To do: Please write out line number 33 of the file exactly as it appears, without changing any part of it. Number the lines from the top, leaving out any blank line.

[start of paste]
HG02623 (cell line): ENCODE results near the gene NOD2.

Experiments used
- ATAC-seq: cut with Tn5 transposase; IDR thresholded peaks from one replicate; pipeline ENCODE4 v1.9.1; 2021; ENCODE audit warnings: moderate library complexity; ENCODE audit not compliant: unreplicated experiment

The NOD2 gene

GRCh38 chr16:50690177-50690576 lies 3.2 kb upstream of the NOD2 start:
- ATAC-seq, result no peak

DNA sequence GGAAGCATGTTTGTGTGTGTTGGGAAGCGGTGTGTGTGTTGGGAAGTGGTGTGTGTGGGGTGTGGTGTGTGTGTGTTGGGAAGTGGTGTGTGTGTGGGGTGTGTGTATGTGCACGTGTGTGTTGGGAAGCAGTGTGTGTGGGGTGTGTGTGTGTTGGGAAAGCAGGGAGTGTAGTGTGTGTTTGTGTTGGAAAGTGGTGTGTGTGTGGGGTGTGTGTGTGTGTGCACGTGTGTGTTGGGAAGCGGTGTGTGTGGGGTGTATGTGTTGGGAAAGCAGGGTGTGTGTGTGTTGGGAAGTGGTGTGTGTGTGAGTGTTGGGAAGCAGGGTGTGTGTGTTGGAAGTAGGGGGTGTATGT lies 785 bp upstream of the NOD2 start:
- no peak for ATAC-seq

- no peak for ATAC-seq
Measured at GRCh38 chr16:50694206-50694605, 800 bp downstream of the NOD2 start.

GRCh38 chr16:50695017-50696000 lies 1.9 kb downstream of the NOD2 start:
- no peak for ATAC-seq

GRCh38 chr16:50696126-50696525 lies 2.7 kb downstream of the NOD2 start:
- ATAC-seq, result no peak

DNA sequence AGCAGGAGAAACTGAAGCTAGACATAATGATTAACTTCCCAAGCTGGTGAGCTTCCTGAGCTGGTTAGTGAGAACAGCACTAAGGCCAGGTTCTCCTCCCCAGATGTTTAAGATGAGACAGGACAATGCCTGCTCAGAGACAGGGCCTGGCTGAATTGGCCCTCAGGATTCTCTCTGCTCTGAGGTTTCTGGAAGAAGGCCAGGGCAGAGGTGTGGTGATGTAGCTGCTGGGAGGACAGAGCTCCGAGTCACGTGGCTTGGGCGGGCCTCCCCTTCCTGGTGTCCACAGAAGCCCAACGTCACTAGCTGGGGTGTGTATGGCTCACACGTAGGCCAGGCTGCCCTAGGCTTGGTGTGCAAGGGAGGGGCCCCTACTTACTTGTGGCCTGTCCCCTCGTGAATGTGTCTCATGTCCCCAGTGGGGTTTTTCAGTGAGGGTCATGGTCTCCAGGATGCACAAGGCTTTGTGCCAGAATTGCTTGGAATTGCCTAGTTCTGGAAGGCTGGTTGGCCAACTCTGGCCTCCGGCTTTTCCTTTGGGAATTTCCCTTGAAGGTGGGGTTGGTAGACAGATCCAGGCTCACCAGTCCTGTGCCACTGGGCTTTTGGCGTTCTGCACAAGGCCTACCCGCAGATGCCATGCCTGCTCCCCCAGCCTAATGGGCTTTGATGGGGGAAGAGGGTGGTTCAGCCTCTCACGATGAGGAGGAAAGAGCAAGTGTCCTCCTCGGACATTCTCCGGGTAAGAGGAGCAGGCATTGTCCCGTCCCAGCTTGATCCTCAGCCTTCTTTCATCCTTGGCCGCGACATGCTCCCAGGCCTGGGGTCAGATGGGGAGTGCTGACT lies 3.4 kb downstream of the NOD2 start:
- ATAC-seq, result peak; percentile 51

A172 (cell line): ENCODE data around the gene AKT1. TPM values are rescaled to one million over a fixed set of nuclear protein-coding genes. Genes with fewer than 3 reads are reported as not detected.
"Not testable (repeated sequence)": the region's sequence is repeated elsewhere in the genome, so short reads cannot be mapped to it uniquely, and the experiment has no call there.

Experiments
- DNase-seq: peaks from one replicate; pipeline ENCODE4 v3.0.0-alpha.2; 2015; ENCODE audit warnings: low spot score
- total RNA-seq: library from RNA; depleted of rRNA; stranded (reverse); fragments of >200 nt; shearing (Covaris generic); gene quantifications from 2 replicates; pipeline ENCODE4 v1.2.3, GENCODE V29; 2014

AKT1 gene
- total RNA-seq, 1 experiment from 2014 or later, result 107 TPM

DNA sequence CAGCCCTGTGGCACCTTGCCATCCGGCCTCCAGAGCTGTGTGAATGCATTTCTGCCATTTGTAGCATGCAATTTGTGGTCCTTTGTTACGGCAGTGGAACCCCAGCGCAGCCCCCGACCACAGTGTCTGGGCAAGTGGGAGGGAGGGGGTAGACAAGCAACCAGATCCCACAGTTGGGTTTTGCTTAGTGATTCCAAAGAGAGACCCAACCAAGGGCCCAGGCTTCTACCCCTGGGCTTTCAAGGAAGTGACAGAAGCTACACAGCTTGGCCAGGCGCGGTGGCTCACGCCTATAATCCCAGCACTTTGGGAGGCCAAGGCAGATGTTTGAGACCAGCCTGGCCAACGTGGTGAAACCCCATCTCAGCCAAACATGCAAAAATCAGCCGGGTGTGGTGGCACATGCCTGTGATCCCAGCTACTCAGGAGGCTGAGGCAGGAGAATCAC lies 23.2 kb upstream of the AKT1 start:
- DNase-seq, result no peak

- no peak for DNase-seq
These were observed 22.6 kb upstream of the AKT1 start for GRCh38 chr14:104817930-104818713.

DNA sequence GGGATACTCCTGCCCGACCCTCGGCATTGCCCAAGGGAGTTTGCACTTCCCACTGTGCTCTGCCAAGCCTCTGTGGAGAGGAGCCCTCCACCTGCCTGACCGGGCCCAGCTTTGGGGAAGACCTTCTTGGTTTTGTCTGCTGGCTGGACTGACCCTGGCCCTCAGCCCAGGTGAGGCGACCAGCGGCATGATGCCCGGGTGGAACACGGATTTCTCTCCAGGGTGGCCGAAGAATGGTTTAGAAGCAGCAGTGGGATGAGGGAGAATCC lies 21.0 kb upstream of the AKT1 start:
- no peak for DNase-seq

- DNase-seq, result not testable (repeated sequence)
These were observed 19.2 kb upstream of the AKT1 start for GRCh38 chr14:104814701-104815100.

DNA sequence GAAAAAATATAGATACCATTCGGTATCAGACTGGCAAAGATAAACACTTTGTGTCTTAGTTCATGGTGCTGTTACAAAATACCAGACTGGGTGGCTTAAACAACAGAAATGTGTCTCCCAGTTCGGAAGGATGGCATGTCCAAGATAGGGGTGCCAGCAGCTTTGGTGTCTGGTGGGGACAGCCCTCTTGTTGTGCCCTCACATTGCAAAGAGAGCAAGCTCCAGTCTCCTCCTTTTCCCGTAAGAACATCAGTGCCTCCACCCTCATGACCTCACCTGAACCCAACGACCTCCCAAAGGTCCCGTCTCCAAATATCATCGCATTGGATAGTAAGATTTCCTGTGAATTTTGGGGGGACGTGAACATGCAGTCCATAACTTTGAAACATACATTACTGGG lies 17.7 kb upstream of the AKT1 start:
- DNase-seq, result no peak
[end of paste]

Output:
- DNase-seq, result no peak